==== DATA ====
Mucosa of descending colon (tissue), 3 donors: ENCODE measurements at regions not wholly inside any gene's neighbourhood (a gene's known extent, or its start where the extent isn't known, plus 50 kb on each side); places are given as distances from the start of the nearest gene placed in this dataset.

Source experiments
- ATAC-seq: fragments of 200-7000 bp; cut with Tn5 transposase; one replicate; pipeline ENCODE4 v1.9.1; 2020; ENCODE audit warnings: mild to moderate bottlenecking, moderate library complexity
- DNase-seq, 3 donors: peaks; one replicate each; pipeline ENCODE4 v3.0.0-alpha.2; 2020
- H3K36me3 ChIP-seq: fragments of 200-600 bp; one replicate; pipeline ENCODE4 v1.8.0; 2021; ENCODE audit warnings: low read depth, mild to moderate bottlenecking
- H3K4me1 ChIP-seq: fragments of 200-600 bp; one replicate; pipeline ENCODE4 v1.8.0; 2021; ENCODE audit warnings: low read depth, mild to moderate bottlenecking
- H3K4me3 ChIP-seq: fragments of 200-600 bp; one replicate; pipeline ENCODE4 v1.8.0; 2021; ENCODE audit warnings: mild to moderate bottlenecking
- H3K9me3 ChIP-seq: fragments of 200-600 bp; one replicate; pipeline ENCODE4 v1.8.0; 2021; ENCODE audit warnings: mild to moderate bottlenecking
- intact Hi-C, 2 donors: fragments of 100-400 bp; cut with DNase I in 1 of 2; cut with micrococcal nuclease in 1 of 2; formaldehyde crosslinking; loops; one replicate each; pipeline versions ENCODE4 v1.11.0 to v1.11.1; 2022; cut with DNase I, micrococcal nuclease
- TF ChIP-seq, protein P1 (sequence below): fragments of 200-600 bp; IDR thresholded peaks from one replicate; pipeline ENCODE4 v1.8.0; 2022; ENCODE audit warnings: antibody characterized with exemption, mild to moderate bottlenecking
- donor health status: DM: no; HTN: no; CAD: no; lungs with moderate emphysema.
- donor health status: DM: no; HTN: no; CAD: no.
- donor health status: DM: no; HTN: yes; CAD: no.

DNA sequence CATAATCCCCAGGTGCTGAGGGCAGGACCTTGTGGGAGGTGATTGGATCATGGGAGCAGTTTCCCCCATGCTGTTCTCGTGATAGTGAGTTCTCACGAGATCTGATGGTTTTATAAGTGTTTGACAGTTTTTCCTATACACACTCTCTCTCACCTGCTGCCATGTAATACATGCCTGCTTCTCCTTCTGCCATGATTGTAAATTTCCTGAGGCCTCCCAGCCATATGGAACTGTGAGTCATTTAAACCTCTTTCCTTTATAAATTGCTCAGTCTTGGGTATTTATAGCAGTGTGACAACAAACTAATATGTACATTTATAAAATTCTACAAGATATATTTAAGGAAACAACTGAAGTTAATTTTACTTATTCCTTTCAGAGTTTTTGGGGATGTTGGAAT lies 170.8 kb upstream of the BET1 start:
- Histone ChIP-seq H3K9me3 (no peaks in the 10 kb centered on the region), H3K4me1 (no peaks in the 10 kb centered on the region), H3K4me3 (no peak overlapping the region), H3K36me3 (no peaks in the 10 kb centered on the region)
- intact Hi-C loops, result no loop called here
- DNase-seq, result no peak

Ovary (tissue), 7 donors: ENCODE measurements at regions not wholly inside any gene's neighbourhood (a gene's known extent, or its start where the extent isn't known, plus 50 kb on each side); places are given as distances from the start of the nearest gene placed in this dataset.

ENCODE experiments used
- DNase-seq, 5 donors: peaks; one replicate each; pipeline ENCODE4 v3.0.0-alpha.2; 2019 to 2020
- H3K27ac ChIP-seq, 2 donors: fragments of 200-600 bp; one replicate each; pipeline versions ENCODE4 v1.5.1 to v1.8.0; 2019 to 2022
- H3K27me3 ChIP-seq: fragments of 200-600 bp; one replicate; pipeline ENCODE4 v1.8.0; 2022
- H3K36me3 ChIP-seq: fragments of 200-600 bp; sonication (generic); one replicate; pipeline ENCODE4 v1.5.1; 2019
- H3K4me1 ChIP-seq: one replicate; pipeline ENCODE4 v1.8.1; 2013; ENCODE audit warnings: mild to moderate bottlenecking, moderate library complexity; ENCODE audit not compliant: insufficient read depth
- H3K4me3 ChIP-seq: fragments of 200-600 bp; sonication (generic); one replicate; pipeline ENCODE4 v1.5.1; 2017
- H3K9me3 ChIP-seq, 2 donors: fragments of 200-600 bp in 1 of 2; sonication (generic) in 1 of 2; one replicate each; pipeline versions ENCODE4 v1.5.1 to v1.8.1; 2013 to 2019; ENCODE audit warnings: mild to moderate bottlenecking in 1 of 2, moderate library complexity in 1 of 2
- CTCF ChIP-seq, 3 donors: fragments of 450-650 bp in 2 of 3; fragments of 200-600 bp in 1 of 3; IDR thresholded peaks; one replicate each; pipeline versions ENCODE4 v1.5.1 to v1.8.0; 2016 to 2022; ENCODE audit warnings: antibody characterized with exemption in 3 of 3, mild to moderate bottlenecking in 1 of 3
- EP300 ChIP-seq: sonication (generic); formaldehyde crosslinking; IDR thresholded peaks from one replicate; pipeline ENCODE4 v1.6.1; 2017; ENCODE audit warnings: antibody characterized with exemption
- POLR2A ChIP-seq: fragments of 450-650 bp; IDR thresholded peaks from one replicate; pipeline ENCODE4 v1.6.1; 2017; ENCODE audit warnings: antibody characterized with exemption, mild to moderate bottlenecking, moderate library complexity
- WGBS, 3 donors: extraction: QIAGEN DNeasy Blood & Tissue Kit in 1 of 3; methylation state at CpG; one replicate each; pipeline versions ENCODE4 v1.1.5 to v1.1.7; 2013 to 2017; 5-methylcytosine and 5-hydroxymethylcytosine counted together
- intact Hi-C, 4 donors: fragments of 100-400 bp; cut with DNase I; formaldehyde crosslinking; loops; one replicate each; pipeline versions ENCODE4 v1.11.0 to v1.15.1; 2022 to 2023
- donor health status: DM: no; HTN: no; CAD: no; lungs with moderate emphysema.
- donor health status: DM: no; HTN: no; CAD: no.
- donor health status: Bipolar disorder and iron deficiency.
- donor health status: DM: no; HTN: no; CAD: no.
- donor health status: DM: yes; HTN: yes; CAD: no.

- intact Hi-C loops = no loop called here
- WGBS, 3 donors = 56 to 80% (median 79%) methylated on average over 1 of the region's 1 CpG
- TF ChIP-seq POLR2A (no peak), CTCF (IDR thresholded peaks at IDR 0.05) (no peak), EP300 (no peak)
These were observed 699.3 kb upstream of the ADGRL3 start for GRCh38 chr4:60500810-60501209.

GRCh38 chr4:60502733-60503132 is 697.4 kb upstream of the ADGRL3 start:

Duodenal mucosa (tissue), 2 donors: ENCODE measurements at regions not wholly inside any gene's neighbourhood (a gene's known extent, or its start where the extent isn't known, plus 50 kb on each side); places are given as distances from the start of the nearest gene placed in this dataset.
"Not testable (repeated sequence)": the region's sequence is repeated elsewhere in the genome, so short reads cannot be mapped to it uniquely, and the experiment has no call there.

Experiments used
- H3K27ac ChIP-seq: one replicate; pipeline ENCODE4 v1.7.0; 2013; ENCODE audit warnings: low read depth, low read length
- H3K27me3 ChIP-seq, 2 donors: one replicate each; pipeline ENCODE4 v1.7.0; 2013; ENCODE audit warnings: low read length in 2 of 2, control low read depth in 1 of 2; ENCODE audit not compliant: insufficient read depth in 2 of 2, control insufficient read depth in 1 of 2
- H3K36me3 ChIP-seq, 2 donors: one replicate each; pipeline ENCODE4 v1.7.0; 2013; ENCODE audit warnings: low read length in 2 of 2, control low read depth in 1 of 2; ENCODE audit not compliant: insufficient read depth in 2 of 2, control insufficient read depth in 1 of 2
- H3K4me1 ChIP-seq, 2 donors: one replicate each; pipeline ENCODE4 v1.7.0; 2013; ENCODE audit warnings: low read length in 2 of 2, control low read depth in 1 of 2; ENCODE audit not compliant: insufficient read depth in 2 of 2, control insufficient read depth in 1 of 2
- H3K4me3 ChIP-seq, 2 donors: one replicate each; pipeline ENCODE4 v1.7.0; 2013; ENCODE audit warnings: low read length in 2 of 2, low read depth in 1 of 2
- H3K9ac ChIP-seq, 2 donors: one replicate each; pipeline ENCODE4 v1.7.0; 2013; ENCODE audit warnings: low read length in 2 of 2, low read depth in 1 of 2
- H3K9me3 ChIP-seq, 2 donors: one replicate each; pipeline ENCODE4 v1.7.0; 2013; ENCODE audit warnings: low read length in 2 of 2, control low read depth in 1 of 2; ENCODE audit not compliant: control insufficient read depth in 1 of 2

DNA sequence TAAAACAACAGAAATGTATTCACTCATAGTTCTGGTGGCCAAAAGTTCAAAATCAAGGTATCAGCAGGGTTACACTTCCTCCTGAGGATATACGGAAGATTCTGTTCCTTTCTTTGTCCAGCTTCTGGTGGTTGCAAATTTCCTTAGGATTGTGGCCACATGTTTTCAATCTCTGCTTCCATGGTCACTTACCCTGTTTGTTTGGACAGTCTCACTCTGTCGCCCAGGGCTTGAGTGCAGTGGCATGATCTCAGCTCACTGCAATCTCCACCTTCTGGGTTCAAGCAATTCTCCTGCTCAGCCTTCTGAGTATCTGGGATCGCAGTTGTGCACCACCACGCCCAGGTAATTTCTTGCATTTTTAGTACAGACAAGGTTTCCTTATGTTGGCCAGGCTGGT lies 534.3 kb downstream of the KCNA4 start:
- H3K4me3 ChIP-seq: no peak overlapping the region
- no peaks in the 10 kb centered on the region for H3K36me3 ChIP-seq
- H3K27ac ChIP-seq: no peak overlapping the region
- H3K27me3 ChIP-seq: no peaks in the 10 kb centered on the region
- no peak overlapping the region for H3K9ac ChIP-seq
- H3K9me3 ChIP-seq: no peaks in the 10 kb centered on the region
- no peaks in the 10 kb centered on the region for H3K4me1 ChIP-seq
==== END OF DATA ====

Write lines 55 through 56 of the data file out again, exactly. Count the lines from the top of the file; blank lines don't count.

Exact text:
- H3K27ac ChIP-seq: no peak overlapping the region
- H3K27me3 ChIP-seq: no peaks in the 10 kb centered on the region